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If John Schneider calls, Jim Moore has ideas for the Seahawks’ offseason

Seahawks' GM John Schneider will face an interesting challenge this year without a second- or third-round pick. (AP)

For the sake of this exercise, let’s assume that Seahawks general manager John Schneider called me and asked for offseason advice. I know it’s quite a reach, but work with me here.

Which Seahawks position group will change most in 2018?

In my version of fantasy football, Schneider is sitting at home after his wife and kids go to bed. He pours a stiff cocktail and downs it. He doesn’t know what to do with the Seahawks’ long list of unrestricted free agents. He’s not sure which players should get contract extensions. He’s talked to Pete Carroll and all of the assistant coaches to determine the current and future value of these players.

And so he’s thinking about calling some buffoon that he hears on a sports-talk radio show on his way home. This guy rarely makes sense, and Schneider’s not sure how he keeps his job, but for all of the times the blowhard strikes out, he knocks it out of the park once in awhile. He was the first one to call Russell Wilson the best quarterback in franchise history. He saw through the craziness of thinking Tom Cable was God’s gift to offensive line coaches. He challenged Richard Sherman when Sherman was being an idiot.

Schneider shakes his head but is so flummoxed that he gives me a call, which is really amazing because he doesn’t have my number. I’m in the middle of episode 6 of season 5 of “The Walking Dead,” watching another zombie eat someone else when my phone rings.

“Jim, John Schneider, sorry to bother you, but I’ve got all of these offseason issues to resolve, and I can’t believe I’m asking for your advice, but I am. Couldn’t be worse than what I hear from Pete, that guy’s all over the map.”

“Oh, hey John, happy to help. By my count, you’ve got 17 unrestricted free agents, and I’d consider trying to keep four, maybe five, but truth be known, if you lost all of them, no harm done. You’ll get as many as four compensatory draft picks in 2019 if you lose more than you sign from other teams. But you know that.”

“No (bleep), Sherlock.”

“Hey, you called me, pal. The only guys I’d think about keeping are Paul Richardson, Bradley McDougald, Luke Willson, DeShawn Shead and Byron Maxwell. You can make a case for some of the rest of them, such as Michael Wilhoite and Terence Garvin, but I’d pass on those on-the-fence guys, and someone like Sheldon Richardson, good player but not worth what he’ll be asking for.”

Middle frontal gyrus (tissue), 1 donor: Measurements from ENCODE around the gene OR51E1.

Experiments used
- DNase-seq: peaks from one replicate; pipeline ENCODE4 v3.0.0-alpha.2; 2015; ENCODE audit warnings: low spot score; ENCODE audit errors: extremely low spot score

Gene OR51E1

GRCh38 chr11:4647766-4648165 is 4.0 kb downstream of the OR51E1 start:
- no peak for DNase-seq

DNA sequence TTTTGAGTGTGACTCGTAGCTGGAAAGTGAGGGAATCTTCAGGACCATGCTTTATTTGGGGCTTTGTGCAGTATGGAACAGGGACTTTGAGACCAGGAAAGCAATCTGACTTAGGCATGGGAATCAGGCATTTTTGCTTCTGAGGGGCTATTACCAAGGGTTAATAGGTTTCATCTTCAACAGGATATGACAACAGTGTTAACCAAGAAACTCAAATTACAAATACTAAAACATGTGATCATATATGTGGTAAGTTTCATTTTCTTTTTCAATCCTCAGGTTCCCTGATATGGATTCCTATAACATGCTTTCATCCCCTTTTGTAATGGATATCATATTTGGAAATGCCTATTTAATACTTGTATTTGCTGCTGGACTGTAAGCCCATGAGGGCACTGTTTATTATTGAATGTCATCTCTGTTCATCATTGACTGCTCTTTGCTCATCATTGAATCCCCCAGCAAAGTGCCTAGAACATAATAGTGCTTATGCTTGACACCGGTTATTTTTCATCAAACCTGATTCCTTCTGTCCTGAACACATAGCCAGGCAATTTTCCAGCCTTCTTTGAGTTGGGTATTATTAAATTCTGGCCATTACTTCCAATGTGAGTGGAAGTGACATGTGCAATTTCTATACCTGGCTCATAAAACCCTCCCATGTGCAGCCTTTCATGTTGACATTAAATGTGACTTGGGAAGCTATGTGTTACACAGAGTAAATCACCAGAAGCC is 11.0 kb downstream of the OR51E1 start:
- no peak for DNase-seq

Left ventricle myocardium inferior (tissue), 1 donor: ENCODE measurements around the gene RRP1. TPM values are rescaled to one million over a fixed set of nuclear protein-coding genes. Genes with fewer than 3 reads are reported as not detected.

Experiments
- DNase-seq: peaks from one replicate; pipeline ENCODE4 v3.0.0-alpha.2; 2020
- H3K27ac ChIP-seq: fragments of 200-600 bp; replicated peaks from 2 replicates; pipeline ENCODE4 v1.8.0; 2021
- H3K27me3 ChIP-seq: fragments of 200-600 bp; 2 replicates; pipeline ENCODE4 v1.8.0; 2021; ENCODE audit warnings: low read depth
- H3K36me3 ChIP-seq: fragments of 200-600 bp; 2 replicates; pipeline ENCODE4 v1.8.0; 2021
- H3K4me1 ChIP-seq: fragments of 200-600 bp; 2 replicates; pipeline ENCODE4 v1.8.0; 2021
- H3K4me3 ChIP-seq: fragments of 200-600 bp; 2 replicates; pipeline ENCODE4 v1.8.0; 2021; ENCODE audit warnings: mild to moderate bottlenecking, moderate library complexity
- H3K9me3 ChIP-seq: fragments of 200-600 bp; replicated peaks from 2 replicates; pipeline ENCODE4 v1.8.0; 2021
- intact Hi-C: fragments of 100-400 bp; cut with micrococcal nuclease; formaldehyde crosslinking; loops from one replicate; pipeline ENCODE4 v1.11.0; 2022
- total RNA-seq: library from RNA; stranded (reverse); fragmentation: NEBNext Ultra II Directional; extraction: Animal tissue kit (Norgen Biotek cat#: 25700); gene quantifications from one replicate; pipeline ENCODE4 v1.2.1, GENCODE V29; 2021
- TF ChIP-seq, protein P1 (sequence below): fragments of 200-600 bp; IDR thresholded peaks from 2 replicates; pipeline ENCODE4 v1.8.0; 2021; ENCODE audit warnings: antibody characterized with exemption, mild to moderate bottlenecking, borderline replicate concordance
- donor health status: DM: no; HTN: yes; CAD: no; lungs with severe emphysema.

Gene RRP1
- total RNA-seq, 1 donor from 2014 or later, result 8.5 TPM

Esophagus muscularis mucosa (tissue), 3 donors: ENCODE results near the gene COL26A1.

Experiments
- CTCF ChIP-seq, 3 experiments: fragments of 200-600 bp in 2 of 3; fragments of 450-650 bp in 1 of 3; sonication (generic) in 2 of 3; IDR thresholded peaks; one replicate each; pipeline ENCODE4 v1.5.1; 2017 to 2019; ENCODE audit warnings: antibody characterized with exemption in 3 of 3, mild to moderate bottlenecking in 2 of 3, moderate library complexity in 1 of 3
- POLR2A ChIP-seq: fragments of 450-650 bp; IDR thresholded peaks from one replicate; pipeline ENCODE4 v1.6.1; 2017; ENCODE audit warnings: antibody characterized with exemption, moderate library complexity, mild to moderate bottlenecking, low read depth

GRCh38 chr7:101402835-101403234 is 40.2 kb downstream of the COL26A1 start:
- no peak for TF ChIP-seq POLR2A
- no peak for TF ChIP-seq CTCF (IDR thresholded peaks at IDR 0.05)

“You didn’t mention Jimmy. What should I do with Jimmy?”

“Jimmy Graham? You give him a one-way ticket on his float plane to any team that wants him. I know he gave you 10 touchdowns this year, but he never seemed to fit into your offense, and next year with your new offensive coordinator, those TDs to Jimmy will be TDs for your running backs. You don’t need a non-blocking, $10 million tight end on your team anymore.”

“Why do you want me to keep Willson? He didn’t do much this year.”

“Great kid, great interview, whatever he’s lacking as a player, he makes up for it with a microphone. Plus he’s relatively cheap, and you’ll need tight ends after Jimmy leaves.”

“What should I do with my restricted free agents?”

“Keep Mike Davis, Dion Jordan and Justin Coleman, and quit thinking Thomas Rawls is going to be the guy he was in his rookie year. Get rid of him.”

“See any free agents from other teams you think I should sign?”

“Yes. Andrew Norwell, a guard from Carolina.”

“Come on, man, you don’t know a thing about Norwell.”

“Yeah, you got me on that one, John, but I saw him on somebody’s top 50 free agents list. That somebody rated him No. 6. Plus he was the only offensive lineman on the list so he must be pretty good, as opposed to that $8 million joke you brought in last year.”

“Joke? His name’s Joeckel, Luke Joeckel. We thought he would upgrade our offensive line.”

“A guy coming off of major knee surgery? Good God, John, I don’t even pay attention to this stuff and I knew he wasn’t going to work out when he had to sit out most of training camp.”

“YOU THINK THIS IS EASY?!?!”

I can tell I’ve upset John with my honest take on his poor decision.

“Who should I give contract extensions to?”

“You’ve got five key players entering the last year of their contract in 2018. I’d give one to Frank Clark and maybe to K.J. Wright – he’ll only be 29 in 2019. But Richard Sherman, Earl Thomas and Tyler Lockett? Let ’em play out their deals and see where you are at the end of the season. You also might want to think about trading Earl and Richard – they’re reaching the age where they’re not worth the double-digit millions they’re making anymore, especially Sherm coming off the Achilles injury.”

“Trade Earl AND Sherm?”

“You should at least think about it. Dipoto would.”

“Jerry Dipoto? Give me a break. That guy makes too many trades. And where are the Mariners? No better than when he took over. Worst farm system in the major leagues.”

“That’s not very nice.”

“Well it’s true, isn’t it?”

“Listen, John, you don’t have a second-round or a third-round pick this year, and everyone knows you’re probably going to trade your 18th overall pick to get picks in those rounds, but don’t do it! Just one time could you quit trying to be cute on draft day? Keep the first-round pick and take the best offensive lineman available. Give your new O-line coach more to work with.”

“You sound like you know what you’re talking about.”

“I don’t, John, but thanks for calling.”